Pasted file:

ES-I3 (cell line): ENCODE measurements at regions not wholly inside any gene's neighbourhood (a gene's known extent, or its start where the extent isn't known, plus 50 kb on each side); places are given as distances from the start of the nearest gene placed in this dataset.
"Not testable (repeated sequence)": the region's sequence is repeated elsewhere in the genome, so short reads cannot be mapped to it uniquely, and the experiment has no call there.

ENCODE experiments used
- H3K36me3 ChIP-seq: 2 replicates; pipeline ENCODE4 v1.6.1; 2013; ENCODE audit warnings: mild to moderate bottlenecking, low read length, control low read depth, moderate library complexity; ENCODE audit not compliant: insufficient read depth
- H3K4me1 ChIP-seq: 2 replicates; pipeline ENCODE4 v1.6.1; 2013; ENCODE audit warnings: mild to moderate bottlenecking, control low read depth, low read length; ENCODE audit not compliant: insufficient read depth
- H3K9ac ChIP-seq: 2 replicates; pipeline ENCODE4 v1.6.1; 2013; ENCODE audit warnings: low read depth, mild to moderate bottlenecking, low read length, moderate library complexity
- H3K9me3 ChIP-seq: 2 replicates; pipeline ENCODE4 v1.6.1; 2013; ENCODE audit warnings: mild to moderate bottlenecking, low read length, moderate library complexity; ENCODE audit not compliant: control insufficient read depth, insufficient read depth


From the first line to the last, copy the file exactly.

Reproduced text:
ES-I3 (cell line): ENCODE measurements at regions not wholly inside any gene's neighbourhood (a gene's known extent, or its start where the extent isn't known, plus 50 kb on each side); places are given as distances from the start of the nearest gene placed in this dataset.
"Not testable (repeated sequence)": the region's sequence is repeated elsewhere in the genome, so short reads cannot be mapped to it uniquely, and the experiment has no call there.

ENCODE experiments used
- H3K36me3 ChIP-seq: 2 replicates; pipeline ENCODE4 v1.6.1; 2013; ENCODE audit warnings: mild to moderate bottlenecking, low read length, control low read depth, moderate library complexity; ENCODE audit not compliant: insufficient read depth
- H3K4me1 ChIP-seq: 2 replicates; pipeline ENCODE4 v1.6.1; 2013; ENCODE audit warnings: mild to moderate bottlenecking, control low read depth, low read length; ENCODE audit not compliant: insufficient read depth
- H3K9ac ChIP-seq: 2 replicates; pipeline ENCODE4 v1.6.1; 2013; ENCODE audit warnings: low read depth, mild to moderate bottlenecking, low read length, moderate library complexity
- H3K9me3 ChIP-seq: 2 replicates; pipeline ENCODE4 v1.6.1; 2013; ENCODE audit warnings: mild to moderate bottlenecking, low read length, moderate library complexity; ENCODE audit not compliant: control insufficient read depth, insufficient read depth